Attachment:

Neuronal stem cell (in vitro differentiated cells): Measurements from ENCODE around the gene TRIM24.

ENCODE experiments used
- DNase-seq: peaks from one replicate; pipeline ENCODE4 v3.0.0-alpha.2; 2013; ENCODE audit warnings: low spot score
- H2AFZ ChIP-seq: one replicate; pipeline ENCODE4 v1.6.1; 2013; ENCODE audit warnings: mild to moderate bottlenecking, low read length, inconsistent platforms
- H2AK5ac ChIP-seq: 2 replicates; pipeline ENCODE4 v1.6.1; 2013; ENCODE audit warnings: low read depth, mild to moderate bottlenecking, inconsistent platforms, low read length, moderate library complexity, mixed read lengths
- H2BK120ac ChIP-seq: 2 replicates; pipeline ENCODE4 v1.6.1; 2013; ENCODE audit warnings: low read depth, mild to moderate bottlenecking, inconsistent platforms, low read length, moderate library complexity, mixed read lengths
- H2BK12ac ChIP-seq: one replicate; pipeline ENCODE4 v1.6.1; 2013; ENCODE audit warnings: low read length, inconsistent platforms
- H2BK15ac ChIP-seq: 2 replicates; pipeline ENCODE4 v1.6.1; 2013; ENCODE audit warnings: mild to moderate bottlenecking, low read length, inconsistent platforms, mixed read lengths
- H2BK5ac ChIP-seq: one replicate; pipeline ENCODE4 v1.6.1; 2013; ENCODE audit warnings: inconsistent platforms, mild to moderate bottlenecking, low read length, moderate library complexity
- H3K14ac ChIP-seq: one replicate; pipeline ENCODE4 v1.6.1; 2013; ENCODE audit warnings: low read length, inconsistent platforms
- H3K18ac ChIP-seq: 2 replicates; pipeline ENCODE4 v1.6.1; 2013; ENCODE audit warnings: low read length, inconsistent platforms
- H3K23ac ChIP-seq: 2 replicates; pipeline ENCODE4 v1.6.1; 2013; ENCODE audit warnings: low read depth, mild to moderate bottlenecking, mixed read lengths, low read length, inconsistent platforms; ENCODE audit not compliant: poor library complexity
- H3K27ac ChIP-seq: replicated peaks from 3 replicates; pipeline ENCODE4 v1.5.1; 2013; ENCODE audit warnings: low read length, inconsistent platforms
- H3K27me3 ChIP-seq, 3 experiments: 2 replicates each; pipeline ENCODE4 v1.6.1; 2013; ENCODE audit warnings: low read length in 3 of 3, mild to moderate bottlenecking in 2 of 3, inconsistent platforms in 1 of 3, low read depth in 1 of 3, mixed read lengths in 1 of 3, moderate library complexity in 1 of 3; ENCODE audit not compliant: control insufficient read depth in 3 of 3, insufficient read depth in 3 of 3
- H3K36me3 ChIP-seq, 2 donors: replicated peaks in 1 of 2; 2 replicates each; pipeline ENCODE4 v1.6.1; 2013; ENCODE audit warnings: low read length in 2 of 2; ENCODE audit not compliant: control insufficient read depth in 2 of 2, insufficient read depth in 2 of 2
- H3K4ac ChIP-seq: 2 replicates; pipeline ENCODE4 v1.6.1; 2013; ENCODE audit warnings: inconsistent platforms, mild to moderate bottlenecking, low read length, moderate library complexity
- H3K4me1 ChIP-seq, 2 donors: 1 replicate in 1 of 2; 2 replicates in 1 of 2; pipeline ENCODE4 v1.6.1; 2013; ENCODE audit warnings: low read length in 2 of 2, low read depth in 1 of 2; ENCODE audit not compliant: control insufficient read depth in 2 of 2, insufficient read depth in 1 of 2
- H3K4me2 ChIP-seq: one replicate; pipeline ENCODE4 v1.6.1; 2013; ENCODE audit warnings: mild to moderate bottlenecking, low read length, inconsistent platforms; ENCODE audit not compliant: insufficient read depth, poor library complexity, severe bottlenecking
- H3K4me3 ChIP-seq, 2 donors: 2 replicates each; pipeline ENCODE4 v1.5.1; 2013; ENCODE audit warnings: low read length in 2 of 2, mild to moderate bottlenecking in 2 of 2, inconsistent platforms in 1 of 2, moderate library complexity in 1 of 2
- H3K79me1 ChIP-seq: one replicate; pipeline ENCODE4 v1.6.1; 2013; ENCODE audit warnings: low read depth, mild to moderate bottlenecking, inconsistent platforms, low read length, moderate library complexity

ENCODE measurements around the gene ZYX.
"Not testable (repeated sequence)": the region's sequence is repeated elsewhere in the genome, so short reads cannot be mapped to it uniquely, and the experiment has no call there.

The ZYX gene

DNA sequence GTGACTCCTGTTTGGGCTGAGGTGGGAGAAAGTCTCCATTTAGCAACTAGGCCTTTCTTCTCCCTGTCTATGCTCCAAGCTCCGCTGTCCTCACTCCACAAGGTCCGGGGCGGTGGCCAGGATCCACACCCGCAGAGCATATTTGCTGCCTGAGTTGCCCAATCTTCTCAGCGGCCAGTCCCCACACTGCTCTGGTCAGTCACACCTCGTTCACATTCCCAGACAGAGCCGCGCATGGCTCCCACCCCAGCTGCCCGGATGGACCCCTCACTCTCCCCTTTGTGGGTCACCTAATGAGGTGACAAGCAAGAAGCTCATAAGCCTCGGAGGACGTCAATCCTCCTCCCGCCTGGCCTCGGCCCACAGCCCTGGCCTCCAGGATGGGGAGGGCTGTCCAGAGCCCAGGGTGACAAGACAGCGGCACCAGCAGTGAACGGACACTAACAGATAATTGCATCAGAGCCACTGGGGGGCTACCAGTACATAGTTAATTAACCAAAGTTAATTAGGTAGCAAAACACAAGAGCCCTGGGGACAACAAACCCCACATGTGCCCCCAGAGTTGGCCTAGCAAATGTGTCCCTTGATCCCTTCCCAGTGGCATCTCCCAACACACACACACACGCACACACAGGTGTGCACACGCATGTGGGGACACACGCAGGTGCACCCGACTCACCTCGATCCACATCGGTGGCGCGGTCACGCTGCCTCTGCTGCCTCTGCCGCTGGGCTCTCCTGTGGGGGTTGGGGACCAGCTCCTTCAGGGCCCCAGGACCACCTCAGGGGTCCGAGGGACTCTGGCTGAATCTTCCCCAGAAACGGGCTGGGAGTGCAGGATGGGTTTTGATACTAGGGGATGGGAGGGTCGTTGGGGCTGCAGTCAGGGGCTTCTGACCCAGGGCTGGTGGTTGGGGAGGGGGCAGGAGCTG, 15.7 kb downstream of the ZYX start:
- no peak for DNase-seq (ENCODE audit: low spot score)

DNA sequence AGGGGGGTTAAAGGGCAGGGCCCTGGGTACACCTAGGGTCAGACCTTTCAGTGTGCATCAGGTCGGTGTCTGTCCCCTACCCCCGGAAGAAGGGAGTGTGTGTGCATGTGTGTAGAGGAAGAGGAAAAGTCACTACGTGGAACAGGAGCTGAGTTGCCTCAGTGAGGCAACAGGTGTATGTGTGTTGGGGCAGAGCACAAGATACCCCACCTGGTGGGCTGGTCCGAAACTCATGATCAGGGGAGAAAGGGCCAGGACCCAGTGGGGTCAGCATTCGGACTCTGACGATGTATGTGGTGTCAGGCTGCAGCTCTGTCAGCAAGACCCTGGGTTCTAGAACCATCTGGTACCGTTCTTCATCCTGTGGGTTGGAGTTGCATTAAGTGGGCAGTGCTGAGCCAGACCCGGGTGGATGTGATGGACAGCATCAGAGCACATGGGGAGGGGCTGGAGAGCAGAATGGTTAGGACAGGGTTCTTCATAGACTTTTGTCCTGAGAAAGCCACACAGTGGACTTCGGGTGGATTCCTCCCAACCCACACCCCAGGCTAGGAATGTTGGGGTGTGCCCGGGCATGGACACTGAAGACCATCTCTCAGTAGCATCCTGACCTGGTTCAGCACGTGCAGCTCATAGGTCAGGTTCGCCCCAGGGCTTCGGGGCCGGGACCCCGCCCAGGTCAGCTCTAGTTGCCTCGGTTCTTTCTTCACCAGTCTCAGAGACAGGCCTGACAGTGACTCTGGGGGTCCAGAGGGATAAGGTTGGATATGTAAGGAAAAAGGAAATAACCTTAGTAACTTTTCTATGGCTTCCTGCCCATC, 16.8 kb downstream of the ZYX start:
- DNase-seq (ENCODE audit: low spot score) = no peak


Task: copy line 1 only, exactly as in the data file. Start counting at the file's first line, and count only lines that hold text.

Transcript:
Neuronal stem cell (in vitro differentiated cells): Measurements from ENCODE around the gene TRIM24.